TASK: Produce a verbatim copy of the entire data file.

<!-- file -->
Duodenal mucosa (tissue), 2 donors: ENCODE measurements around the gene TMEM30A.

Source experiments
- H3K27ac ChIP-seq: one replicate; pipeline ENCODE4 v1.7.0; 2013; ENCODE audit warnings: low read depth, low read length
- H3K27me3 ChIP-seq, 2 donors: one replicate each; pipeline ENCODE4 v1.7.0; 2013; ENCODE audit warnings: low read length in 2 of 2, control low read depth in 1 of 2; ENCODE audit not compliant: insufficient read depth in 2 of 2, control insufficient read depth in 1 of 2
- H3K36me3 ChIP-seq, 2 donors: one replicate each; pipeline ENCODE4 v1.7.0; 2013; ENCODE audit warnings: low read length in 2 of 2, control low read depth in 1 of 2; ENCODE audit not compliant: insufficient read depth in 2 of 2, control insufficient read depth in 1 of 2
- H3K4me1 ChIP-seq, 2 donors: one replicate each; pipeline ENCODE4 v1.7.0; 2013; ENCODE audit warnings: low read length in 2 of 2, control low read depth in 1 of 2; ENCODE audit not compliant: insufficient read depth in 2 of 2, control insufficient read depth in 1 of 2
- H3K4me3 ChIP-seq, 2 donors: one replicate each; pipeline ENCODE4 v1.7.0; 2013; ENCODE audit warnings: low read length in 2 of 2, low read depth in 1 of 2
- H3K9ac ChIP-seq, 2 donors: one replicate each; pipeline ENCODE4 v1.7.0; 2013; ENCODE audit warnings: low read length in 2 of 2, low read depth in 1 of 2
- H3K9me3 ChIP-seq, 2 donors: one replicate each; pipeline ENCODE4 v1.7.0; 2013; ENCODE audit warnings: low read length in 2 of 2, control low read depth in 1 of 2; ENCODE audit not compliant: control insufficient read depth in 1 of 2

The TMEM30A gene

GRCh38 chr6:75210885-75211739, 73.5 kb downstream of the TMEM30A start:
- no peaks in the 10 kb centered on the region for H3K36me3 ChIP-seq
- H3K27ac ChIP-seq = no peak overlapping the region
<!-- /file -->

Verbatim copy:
Duodenal mucosa (tissue), 2 donors: ENCODE measurements around the gene TMEM30A.

Source experiments
- H3K27ac ChIP-seq: one replicate; pipeline ENCODE4 v1.7.0; 2013; ENCODE audit warnings: low read depth, low read length
- H3K27me3 ChIP-seq, 2 donors: one replicate each; pipeline ENCODE4 v1.7.0; 2013; ENCODE audit warnings: low read length in 2 of 2, control low read depth in 1 of 2; ENCODE audit not compliant: insufficient read depth in 2 of 2, control insufficient read depth in 1 of 2
- H3K36me3 ChIP-seq, 2 donors: one replicate each; pipeline ENCODE4 v1.7.0; 2013; ENCODE audit warnings: low read length in 2 of 2, control low read depth in 1 of 2; ENCODE audit not compliant: insufficient read depth in 2 of 2, control insufficient read depth in 1 of 2
- H3K4me1 ChIP-seq, 2 donors: one replicate each; pipeline ENCODE4 v1.7.0; 2013; ENCODE audit warnings: low read length in 2 of 2, control low read depth in 1 of 2; ENCODE audit not compliant: insufficient read depth in 2 of 2, control insufficient read depth in 1 of 2
- H3K4me3 ChIP-seq, 2 donors: one replicate each; pipeline ENCODE4 v1.7.0; 2013; ENCODE audit warnings: low read length in 2 of 2, low read depth in 1 of 2
- H3K9ac ChIP-seq, 2 donors: one replicate each; pipeline ENCODE4 v1.7.0; 2013; ENCODE audit warnings: low read length in 2 of 2, low read depth in 1 of 2
- H3K9me3 ChIP-seq, 2 donors: one replicate each; pipeline ENCODE4 v1.7.0; 2013; ENCODE audit warnings: low read length in 2 of 2, control low read depth in 1 of 2; ENCODE audit not compliant: control insufficient read depth in 1 of 2

The TMEM30A gene

GRCh38 chr6:75210885-75211739, 73.5 kb downstream of the TMEM30A start:
- no peaks in the 10 kb centered on the region for H3K36me3 ChIP-seq
- H3K27ac ChIP-seq = no peak overlapping the region